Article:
School of Behavioral Sciences


Doctor of Education in Community Care and Counseling (EdD)


Courtney Evans-Thompson


sexual abuse by clergy, institutional betrayal, betrayal trauma, complex trauma, servant leadership, psychoeducation


Counseling | Education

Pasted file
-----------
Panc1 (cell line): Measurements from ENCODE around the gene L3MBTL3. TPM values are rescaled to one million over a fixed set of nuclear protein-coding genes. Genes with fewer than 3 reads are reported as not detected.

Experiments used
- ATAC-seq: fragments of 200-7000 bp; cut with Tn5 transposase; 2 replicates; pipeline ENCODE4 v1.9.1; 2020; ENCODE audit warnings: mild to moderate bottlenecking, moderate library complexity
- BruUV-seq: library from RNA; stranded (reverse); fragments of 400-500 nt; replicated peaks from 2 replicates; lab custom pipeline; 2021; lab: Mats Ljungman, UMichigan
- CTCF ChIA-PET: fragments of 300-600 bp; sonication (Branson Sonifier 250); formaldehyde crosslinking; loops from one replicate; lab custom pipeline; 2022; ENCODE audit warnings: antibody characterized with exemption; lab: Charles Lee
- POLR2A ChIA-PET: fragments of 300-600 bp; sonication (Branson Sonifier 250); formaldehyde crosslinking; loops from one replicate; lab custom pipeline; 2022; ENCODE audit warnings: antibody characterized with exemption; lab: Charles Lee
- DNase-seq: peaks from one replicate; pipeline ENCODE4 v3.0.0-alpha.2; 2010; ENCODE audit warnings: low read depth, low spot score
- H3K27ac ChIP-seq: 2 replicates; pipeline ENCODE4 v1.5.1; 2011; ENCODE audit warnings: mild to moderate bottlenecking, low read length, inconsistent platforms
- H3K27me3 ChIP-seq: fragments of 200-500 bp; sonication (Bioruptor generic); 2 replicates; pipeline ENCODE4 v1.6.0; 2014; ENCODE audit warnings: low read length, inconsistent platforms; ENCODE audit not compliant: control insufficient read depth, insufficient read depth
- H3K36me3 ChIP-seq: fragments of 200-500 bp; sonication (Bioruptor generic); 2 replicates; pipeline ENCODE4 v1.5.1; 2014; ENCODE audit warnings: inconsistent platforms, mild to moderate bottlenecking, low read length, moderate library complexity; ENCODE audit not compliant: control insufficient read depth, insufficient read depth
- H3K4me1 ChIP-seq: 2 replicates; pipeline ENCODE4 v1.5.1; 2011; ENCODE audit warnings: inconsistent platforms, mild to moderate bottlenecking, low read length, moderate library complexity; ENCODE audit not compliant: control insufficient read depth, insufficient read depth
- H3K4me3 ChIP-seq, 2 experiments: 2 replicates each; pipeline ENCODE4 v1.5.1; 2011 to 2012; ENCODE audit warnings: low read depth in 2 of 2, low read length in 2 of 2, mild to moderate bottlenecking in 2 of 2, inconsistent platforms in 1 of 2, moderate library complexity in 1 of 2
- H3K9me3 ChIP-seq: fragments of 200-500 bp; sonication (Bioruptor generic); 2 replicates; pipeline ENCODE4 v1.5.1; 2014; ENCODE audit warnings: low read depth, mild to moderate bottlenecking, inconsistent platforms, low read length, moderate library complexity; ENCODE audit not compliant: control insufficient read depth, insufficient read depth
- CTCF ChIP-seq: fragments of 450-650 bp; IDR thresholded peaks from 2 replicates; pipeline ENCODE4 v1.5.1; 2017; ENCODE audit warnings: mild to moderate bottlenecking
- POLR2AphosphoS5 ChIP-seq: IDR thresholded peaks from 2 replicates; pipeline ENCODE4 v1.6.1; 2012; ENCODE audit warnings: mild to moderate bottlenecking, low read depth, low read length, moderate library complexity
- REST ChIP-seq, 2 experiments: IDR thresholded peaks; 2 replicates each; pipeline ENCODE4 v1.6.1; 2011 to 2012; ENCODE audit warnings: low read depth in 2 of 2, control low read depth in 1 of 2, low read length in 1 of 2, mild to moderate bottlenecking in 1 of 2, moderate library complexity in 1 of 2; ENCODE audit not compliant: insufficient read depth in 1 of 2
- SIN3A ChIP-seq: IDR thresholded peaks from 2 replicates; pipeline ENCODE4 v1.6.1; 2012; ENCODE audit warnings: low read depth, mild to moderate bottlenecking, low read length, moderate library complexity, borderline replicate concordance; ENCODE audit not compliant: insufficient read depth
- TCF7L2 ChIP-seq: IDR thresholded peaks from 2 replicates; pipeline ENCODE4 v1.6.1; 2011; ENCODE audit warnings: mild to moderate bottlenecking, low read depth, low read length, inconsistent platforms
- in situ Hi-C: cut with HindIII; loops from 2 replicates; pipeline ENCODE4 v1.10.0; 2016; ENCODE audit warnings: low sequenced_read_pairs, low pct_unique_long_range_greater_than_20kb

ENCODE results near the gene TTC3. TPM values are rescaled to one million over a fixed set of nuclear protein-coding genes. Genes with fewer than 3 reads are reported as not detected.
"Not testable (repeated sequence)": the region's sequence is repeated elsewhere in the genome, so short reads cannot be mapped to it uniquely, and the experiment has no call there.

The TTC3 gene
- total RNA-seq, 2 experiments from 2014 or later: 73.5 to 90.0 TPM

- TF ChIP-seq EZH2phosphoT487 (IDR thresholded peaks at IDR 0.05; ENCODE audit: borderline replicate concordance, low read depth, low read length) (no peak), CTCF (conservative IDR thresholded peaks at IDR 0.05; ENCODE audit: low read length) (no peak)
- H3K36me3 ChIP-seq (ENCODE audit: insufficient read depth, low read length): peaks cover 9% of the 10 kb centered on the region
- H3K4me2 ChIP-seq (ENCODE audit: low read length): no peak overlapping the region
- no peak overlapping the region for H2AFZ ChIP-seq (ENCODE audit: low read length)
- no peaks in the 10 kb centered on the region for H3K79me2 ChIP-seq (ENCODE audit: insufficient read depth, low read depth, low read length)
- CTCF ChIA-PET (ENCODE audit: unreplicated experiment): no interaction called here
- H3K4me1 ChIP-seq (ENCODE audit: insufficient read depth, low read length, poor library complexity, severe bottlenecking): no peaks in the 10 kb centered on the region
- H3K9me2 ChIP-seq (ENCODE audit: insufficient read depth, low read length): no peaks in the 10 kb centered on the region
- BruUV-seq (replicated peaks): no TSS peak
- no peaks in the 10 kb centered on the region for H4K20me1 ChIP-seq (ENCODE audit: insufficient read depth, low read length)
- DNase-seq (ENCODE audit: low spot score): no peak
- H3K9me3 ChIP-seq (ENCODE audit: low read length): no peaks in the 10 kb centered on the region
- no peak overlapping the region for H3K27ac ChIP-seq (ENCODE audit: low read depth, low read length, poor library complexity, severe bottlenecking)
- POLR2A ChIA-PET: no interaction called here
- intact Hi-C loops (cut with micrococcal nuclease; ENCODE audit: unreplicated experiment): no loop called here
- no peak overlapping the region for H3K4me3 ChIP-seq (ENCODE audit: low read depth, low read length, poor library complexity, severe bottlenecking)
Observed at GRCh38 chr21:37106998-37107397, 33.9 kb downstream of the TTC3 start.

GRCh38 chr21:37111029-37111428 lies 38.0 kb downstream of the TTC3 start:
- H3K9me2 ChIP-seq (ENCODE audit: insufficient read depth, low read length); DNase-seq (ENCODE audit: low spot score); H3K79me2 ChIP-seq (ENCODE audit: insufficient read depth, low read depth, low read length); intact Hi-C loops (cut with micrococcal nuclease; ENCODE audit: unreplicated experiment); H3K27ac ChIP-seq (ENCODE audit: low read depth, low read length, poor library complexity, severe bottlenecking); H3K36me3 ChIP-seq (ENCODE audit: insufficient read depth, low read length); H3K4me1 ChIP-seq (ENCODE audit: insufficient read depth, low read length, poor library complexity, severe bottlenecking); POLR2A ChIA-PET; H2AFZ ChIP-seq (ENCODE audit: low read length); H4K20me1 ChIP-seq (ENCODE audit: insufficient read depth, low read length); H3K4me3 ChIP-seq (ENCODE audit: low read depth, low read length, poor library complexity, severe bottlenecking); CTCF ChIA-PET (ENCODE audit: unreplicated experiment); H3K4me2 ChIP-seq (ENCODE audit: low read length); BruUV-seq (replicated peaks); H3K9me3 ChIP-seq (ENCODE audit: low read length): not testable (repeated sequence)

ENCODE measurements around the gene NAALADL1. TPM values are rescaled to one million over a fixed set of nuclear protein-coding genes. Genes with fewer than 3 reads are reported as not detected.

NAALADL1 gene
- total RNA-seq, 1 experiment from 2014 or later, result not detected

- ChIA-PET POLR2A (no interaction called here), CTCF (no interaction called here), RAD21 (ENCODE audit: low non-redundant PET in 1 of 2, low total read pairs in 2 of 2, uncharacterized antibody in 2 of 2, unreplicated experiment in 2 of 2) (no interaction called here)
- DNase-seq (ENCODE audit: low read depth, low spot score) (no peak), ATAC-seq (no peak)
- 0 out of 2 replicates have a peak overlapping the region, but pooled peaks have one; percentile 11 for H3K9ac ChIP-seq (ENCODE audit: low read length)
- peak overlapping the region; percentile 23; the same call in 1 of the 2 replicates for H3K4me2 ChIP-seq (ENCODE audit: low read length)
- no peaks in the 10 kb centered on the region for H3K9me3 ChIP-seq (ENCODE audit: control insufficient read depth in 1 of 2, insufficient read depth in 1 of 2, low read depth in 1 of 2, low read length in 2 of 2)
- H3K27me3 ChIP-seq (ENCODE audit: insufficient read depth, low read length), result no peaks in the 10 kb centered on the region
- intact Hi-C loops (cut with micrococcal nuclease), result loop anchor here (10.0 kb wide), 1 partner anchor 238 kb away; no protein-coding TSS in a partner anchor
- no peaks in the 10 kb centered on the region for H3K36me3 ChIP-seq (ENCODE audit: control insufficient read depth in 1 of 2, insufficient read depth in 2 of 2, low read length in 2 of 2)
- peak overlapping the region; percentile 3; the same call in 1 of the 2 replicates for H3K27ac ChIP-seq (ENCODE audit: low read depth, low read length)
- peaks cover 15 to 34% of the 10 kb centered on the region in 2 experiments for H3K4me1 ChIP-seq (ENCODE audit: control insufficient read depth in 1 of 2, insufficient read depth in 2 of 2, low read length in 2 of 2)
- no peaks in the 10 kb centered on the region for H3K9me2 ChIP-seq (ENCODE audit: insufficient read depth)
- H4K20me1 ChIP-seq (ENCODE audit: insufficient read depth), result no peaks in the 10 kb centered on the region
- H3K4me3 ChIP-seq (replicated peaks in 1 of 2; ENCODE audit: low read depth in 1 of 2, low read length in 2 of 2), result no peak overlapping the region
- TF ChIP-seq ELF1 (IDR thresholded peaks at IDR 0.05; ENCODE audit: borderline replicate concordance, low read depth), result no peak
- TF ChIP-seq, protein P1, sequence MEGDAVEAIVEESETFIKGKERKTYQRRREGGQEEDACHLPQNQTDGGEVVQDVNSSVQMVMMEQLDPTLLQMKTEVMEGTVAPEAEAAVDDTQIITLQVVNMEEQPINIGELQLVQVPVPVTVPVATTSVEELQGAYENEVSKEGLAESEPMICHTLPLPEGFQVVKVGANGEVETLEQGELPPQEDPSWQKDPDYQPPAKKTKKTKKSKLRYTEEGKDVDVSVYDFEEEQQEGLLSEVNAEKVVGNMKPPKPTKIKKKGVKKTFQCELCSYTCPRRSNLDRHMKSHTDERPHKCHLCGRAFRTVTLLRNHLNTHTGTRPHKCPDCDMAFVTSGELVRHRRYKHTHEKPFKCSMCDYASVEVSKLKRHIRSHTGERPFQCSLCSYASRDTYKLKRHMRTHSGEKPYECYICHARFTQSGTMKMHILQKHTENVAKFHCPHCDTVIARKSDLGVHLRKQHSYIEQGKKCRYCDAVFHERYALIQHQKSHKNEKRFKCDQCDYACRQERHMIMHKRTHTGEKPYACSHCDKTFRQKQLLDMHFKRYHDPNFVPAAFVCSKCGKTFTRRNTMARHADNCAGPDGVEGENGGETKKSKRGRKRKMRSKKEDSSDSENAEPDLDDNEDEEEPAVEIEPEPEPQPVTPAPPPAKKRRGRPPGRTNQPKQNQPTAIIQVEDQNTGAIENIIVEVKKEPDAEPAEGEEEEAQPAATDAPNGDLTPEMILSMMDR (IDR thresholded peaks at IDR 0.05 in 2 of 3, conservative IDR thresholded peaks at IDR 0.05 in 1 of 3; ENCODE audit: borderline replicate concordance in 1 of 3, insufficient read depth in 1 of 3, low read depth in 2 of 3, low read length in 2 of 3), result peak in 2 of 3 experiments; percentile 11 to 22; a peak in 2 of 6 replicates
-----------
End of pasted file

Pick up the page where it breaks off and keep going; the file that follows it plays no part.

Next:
Survivors of sexual abuse by religious leaders experience unique forms of trauma demanding unique forms of treatment. Using a nonequivalent control group pretest posttest design, this study examined the effectiveness of one such treatment. The Abuse, Trauma, and Jesus workshop was designed to impart psychoeducation, coping tools, and support to survivors of sexual abuse by clergy. The treatment group added a servant leadership psychoeducation element. Before and after the intervention the participants completed the Primary Care PTSD Screen and the Attachment to God (ATG) Inventory. The research questions asked whether trauma symptoms and avoidant/anxious styles of God attachment would be reduced after the workshop, and whether the treatment group effect would be greater. Paired sample t-tests were used to compare pre and posttest measures for both control and treatment groups. A difference-in-differences analysis was used to identify any different effect in the treatment group. Although none of the outcomes were statistically significant, there was a small but consistent reduction in anxious and avoidant styles of God attachment in the control group. It is believed that a combination of features of the workshop, including therapeutic recapitulation, myth-busting, emotional disclosure, social support, and tool-sharing, may have helped reduce avoidant and anxious God attachment styles. More research needs to be done to identify how to meet the unique therapeutic needs of survivors.